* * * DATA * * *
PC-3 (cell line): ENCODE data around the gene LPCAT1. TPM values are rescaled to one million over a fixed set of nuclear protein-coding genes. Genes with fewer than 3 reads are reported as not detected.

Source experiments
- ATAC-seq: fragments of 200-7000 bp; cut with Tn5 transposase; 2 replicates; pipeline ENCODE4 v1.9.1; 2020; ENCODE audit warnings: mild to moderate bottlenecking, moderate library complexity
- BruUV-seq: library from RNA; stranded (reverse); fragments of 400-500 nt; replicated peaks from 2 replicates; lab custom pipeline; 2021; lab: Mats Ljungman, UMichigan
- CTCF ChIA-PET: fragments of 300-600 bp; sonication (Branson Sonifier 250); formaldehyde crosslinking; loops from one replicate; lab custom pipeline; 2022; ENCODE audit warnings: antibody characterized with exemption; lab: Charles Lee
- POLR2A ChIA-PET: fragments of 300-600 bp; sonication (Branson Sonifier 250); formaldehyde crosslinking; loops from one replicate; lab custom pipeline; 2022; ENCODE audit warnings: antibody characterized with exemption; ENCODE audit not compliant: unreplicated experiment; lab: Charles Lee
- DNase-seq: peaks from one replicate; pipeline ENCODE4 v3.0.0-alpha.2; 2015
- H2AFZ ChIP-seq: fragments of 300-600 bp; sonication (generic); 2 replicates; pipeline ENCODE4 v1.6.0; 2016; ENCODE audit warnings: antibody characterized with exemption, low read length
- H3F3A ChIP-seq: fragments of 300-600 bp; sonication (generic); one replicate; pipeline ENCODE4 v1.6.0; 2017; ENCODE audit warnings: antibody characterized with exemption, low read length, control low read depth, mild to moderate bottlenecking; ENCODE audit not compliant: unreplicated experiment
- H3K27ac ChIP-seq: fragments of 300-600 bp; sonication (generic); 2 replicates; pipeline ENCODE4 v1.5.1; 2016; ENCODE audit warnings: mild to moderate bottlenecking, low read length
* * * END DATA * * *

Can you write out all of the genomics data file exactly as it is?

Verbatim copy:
PC-3 (cell line): ENCODE data around the gene LPCAT1. TPM values are rescaled to one million over a fixed set of nuclear protein-coding genes. Genes with fewer than 3 reads are reported as not detected.

Source experiments
- ATAC-seq: fragments of 200-7000 bp; cut with Tn5 transposase; 2 replicates; pipeline ENCODE4 v1.9.1; 2020; ENCODE audit warnings: mild to moderate bottlenecking, moderate library complexity
- BruUV-seq: library from RNA; stranded (reverse); fragments of 400-500 nt; replicated peaks from 2 replicates; lab custom pipeline; 2021; lab: Mats Ljungman, UMichigan
- CTCF ChIA-PET: fragments of 300-600 bp; sonication (Branson Sonifier 250); formaldehyde crosslinking; loops from one replicate; lab custom pipeline; 2022; ENCODE audit warnings: antibody characterized with exemption; lab: Charles Lee
- POLR2A ChIA-PET: fragments of 300-600 bp; sonication (Branson Sonifier 250); formaldehyde crosslinking; loops from one replicate; lab custom pipeline; 2022; ENCODE audit warnings: antibody characterized with exemption; ENCODE audit not compliant: unreplicated experiment; lab: Charles Lee
- DNase-seq: peaks from one replicate; pipeline ENCODE4 v3.0.0-alpha.2; 2015
- H2AFZ ChIP-seq: fragments of 300-600 bp; sonication (generic); 2 replicates; pipeline ENCODE4 v1.6.0; 2016; ENCODE audit warnings: antibody characterized with exemption, low read length
- H3F3A ChIP-seq: fragments of 300-600 bp; sonication (generic); one replicate; pipeline ENCODE4 v1.6.0; 2017; ENCODE audit warnings: antibody characterized with exemption, low read length, control low read depth, mild to moderate bottlenecking; ENCODE audit not compliant: unreplicated experiment
- H3K27ac ChIP-seq: fragments of 300-600 bp; sonication (generic); 2 replicates; pipeline ENCODE4 v1.5.1; 2016; ENCODE audit warnings: mild to moderate bottlenecking, low read length